If you go
• What: 20th anniversary of the Center for Agriculture, Science and Environmental Education.
• When: 5 to 7:30 p.m. today.
• Where: CASEE, 11104 N.E. 149th St., Brush Prairie.
• Cost: Free, public event.
• Information: 360-885-5361.
• On the Web: http://casee.battlegroundps.org.
(Troy Wayrynen/The Columbian)
(Troy Wayrynen/The Columbian)
They hope to become foresters, conservationists, marine biologists and oceanographers. Once a week, these future scientists leave their classroom at the Center for Agriculture, Science and Environmental Education and head outside for a hands-on science lesson.
On a rainy Tuesday afternoon, CASEE students in Rod Hallman's class brandished pruners, loppers, rakes and heavy-duty gloves to prune trees and attack blackberry brambles in the arboretum on 80 acres at CASEE. Their outdoor lesson also provided an opportunity for students to spruce up the grounds for CASEE's 20th anniversary celebration this evening.
"It's a cool place to go to school," Hallman said, then stopped to instruct students how to prune a tree with branches growing too close to the ground.
"See this big tree here? See how high up its branches start?" Hallman asked. "That's where we want this tree's branches to be."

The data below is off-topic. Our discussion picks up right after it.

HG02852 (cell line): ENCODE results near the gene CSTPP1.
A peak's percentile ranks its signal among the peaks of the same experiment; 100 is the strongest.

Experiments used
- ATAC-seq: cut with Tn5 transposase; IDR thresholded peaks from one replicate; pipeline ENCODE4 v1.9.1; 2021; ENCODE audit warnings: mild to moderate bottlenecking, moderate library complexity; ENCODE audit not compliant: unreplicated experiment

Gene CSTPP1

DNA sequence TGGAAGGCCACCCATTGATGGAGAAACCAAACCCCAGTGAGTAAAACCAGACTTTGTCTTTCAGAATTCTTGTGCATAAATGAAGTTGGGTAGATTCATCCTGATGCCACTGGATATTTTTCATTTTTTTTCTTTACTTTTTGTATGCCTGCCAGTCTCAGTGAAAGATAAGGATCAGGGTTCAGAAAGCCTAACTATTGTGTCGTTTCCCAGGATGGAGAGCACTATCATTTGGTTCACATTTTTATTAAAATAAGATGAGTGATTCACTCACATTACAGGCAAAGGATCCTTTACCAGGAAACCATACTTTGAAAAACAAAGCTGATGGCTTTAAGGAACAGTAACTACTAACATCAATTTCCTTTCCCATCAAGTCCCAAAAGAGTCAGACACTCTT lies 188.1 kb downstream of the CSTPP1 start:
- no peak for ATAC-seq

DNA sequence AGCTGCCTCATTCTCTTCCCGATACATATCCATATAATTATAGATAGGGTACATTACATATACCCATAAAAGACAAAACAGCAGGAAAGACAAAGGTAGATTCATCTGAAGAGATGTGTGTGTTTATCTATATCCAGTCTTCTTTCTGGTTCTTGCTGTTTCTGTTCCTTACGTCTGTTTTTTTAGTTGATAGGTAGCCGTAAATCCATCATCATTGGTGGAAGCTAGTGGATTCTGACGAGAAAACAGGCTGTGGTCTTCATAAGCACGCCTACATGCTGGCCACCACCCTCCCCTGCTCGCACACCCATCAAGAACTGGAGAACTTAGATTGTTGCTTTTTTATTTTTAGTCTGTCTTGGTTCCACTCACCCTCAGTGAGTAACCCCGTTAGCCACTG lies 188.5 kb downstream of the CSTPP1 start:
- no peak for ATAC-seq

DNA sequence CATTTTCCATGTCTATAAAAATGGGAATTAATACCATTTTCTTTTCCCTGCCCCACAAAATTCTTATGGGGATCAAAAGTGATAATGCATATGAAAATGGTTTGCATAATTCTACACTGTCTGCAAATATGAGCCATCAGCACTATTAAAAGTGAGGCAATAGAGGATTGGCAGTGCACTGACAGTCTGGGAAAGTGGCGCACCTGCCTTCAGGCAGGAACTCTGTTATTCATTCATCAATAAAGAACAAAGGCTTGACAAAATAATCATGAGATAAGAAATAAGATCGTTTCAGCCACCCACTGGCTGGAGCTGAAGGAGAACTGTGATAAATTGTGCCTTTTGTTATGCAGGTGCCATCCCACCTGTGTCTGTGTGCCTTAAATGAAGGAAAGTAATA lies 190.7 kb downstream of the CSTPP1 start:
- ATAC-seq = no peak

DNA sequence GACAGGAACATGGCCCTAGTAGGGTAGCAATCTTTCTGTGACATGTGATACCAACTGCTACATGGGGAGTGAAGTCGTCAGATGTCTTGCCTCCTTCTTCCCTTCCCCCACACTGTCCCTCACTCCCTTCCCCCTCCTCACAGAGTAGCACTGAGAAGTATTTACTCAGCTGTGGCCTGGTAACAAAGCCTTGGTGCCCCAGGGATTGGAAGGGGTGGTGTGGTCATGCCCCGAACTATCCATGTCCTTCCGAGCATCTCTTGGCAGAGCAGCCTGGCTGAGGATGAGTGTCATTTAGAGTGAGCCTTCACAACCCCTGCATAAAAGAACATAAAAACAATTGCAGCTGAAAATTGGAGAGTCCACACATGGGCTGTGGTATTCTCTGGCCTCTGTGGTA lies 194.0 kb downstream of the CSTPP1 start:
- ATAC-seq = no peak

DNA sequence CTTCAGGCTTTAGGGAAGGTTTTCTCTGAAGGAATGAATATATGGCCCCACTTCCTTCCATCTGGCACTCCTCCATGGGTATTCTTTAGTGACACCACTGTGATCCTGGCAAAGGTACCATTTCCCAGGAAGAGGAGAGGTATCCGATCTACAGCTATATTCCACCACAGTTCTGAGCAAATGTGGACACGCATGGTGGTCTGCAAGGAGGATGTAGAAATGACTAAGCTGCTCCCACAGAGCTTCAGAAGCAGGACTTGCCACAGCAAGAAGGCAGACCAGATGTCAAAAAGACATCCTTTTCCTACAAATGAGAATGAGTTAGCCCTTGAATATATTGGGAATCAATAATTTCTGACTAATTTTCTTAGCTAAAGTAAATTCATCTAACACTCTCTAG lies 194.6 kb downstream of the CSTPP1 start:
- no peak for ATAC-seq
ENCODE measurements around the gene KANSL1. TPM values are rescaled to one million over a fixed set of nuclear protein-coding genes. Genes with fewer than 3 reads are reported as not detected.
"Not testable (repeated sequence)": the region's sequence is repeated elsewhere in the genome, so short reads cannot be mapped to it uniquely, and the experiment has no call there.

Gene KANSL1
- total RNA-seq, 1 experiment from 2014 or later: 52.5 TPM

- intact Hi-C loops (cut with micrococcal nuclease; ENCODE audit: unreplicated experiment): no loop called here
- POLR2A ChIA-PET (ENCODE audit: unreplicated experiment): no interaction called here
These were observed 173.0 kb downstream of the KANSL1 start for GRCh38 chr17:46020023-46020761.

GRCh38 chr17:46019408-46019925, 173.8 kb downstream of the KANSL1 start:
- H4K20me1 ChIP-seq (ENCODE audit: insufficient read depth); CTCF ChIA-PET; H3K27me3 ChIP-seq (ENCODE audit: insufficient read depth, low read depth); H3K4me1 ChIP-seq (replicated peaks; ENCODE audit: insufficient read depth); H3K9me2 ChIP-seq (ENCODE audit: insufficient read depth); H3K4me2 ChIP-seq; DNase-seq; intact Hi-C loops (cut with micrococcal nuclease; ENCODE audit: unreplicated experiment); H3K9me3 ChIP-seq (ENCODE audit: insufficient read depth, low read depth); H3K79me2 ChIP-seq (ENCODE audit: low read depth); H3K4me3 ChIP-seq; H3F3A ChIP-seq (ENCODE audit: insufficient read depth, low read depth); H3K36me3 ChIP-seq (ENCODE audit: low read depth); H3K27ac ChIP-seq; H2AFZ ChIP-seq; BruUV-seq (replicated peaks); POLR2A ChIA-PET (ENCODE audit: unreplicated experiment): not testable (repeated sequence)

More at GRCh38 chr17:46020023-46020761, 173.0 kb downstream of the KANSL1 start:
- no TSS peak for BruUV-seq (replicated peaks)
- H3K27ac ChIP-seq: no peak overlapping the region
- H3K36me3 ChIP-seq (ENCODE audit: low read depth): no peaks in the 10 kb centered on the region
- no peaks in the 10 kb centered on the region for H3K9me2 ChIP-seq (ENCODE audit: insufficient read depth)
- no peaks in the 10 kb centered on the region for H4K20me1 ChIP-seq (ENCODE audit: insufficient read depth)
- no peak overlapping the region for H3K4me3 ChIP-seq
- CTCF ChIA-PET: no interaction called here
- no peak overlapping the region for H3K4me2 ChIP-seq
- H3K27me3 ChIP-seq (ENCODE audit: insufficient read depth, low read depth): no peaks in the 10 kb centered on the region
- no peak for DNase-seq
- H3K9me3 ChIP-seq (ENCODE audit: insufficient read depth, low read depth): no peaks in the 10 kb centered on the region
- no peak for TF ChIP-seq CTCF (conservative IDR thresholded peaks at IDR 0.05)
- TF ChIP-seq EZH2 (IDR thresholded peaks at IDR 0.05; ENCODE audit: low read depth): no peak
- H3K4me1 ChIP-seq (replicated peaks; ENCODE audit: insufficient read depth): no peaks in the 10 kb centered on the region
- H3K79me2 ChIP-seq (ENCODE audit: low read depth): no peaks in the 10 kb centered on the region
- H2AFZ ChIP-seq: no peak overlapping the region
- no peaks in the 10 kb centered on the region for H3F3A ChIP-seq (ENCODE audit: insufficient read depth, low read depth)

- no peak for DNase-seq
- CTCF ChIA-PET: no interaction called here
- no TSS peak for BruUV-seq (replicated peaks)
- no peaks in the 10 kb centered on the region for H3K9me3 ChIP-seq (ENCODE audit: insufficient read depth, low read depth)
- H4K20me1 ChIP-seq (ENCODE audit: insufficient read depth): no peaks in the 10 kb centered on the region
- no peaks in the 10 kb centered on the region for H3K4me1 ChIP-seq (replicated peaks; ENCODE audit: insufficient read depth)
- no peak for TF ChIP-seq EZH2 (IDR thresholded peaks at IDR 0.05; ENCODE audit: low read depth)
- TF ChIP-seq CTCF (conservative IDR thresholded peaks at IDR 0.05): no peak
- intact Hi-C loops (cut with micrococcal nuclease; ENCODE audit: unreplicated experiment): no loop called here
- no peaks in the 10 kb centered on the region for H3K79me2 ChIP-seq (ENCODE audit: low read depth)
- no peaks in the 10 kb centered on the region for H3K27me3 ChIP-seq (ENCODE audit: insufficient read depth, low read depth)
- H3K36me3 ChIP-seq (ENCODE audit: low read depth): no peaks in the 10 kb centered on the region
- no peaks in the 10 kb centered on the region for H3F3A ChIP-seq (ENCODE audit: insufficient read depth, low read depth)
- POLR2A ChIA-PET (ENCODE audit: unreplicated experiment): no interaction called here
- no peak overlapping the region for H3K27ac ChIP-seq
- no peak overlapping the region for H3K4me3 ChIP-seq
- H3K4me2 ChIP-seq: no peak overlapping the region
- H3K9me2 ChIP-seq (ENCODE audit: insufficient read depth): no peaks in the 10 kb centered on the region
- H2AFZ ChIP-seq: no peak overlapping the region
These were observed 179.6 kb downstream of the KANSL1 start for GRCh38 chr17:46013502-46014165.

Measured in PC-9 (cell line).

The students with pruners nodded and began cutting the low-hanging branches.
Beyond cows, plows
In September 1993, CASEE opened with 40 students and two instructors. Today, 138 CASEE students experience hands-on science and experimental science as they're instructed by Hallman and fellow Battle Ground teachers Richard Hogg, Irene Catlin and Chris Collmer.
In 1984-85, when Battle Ground High School revised its agriculture curriculum, teachers Tim Hicks and Mark Watrin envisioned students no longer studying traditional agriculture of cows and plows, but instead studying science and environmental science.
These days, students from Battle Ground High School and Prairie High School each weekday attend classes at their home school for half a day and the other half at CASEE to study biology, natural resources, horticulture, food science, chemistry, biology and English.
Some days students are in the classroom, but on other days they don rubber barn boots and heavy work gloves to learn in their outdoor classroom. Each week students work up to 90 minutes on the site, maintaining trails, working in the greenhouse, harvesting apples or planting seedlings they've propagated from cuttings.
"We use the 80 acres to put those lessons to practice," said Margaret Bessert, CASEE facilitator.
Working in the rain in the arboretum, Hallman instructed students on pruning and identified a tangle of invasive blackberry brambles to be removed. Within minutes, students had piled branches and weeds onto a green John Deere Gator. Other students drove the rig to the school's compost berm.
Visitors today will celebrate 20 years of environmental education at CASEE and to tour the grounds.
"We've discussed (the center's) reputation," Hallman said, looking around at the order being created by his students "When you do something good, it shines on everyone else."